I would take it to your local dealer and have them inspect it if you are concerned. They will know what to look for. It's an expensive repair and in IMO, not worth messing with if you do not have the knowledge or experience.
 

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'17 OB 3.6 , '12 OB 3.6 (Deceased MVA), '11 OB 2.5 , '11 Legacy 2.5
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Great to hear!

This might be a bit late but can you send me the old valve body? I'd like to try some homebrew repairs.
I saved my entire original ValveBody from my 2011 OB 2.5. Had 170k on it. Has been sitting in my barn for @ 6mos. Are you still in the market for one? I'll put you in it real cheap. You can pm me if yer interested. Thx
 

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I just went through the torque converter issue with a 2011 Outback. It was stalling and shuddering when coming to a stop intermittently. I took it to a dealer and they confirmed it was the torque converter and not the CVT. However, a faulty torque converter can cause damage to the CVT. The only way to know is to have the fluid drained from the transmission and inspect it for metal flakes. If there are metal flakes inside then the CVT will need to be replaced. A torque converter is around $2k depending on dealer and location. A CVT replacement is about $8k.

I would take it to your local dealer and have them inspect it if you are concerned. They will know what to look for. It's an expensive repair and in IMO, not worth messing with if you do not have the knowledge or experience.
I am having a relative issue but my torque converter won't engage. It just spins at engine RPM's. Which is crankshaft speed. I checked the faults and believe it's a solenoid inside the valve body for torque converter lock up but unaware if the situation. The fault is P2673 for torque converter lock up duty cycle. I have 170k on the car and would like to get another 50 out if it. Just hoping the solenoid, cvt flush and a new tranny filter will fix the issue. I want to ohm out the sensor to assure it's broken before I start throwing parts at it.
 

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I have a 2013 Outback. One year ago, all my warning lights lit up so I brought it into Subaru. It seemed to be running fine. The diagnostics came back saying it was the transmission. My mileage was just over 100,000 and repair was honored under the warranty. I believe it was a pump which was replaced. Since then, I have noticed a whirring noise especially at higher speeds. I had brought this to their attention but was told it was normal. Yesterday the sound became much worse, the car stalled at a stoplight but then when I hit the gas it hesitated then moved forward. I drove it to Subaru and I now need a whole new transmission. Mileage is now 120,000. SOA is offering to pay 50% of the $7500 cost. Thoughts? Just not happy about this!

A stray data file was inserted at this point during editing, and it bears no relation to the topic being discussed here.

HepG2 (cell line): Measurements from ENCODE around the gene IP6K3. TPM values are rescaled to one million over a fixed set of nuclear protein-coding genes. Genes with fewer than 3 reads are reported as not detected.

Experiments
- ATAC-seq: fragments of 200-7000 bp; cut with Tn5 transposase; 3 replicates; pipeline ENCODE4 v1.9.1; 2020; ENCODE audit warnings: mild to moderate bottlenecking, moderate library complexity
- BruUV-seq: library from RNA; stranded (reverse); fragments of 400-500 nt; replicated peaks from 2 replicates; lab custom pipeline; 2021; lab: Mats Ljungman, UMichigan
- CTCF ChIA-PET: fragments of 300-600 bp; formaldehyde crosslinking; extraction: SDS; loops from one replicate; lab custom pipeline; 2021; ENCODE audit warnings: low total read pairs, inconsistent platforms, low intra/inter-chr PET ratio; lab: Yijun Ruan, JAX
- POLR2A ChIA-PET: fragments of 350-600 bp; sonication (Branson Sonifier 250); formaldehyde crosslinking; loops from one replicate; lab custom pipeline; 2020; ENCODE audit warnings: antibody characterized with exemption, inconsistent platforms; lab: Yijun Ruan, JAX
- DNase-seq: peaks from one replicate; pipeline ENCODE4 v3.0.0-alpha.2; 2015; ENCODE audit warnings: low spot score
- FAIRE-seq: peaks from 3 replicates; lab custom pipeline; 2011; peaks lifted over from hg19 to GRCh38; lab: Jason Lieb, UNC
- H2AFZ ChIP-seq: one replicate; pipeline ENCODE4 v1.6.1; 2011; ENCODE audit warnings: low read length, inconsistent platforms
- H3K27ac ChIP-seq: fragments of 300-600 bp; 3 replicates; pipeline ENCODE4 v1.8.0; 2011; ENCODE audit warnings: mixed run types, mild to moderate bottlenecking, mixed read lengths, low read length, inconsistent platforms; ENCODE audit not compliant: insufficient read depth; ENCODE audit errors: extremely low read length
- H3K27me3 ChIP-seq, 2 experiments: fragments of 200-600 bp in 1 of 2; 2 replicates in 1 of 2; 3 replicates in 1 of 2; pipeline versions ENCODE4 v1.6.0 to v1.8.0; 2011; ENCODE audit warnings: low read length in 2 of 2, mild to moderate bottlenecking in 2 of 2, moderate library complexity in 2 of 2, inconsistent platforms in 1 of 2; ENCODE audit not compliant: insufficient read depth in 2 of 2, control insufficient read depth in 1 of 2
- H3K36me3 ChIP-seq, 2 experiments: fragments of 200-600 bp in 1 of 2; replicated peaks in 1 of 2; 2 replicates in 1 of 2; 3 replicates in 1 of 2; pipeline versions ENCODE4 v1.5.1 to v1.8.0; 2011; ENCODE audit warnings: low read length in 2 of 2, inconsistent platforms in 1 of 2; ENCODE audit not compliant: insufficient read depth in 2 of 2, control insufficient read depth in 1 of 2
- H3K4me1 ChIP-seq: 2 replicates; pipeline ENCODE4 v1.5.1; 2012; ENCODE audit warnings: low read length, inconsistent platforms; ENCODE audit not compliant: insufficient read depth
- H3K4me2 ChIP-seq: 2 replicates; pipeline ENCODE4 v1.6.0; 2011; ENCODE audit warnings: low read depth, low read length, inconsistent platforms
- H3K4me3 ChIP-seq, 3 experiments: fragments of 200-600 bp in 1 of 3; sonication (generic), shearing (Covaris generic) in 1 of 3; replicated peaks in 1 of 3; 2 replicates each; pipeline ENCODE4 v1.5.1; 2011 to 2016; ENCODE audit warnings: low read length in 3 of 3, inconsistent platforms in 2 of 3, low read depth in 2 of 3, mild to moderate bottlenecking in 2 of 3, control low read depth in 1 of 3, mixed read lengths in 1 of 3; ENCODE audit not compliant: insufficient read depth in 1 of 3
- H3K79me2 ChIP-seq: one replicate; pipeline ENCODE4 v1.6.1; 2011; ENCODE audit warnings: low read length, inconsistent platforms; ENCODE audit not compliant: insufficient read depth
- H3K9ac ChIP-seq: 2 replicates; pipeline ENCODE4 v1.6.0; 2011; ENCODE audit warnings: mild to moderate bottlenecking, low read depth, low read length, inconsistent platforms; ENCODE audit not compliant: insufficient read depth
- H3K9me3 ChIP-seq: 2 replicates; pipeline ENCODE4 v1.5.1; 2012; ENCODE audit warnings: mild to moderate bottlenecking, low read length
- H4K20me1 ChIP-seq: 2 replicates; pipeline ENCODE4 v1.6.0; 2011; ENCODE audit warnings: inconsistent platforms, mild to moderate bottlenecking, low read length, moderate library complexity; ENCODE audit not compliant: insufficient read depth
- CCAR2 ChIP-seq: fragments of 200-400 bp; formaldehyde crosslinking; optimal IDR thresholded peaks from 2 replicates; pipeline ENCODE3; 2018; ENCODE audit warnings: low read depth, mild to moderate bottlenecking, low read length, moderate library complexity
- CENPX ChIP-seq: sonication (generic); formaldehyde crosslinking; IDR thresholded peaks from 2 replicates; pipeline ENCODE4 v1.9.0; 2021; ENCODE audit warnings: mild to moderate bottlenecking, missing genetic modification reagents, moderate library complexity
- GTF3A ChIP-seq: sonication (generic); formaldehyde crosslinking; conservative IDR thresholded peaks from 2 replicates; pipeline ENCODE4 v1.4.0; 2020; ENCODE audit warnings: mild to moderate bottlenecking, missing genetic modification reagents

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I just got a used 2013 legacy and after driving it at higher speeds (most pronounced @ 40ish mph and happens even if I drop it into neutral) I notice it has a weird 'droning' sound. The previous owner tells me that is typically of these CVTs (the droning noise sounding like an airplane). I notice when coming to a stop that sometimes the engine does a very slight stutter (rarely, but has happened a couple times in a week).

Here's my question, being a private purchase owner can I still bring my Legacy to the Subaru dealer and have them inspect the CVT under this extended warrantee? Does this only apply to original owners, or any of the mentioned cars with under 100k miles? Mine has 95k...
 

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The warranty is for the vehicle, so it should be good on yours. The droning sound even in neutral sounds like it might be a wheel bearing.
 

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I have a 2013 Outback. One year ago, all my warning lights lit up so I brought it into Subaru. It seemed to be running fine. The diagnostics came back saying it was the transmission. My mileage was just over 100,000 and repair was honored under the warranty. I believe it was a pump which was replaced. Since then, I have noticed a whirring noise especially at higher speeds. I had brought this to their attention but was told it was normal. Yesterday the sound became much worse, the car stalled at a stoplight but then when I hit the gas it hesitated then moved forward. I drove it to Subaru and I now need a whole new transmission. Mileage is now 120,000. SOA is offering to pay 50% of the $7500 cost. Thoughts? Just not happy about this!
It was the valve body that was replaced.
 

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Why do you EXPECT Subaru to cover repairs on your out of warranty vehicle?

When do the repairs become your responsibility?

$1800 seems pretty reasonable for a CVT repair.
it is not a reasonable expectation to expect a transmission to last the life of the car. it is not a reasonable expectation to expect people to eat large repairs because Subaru claims life time fluid...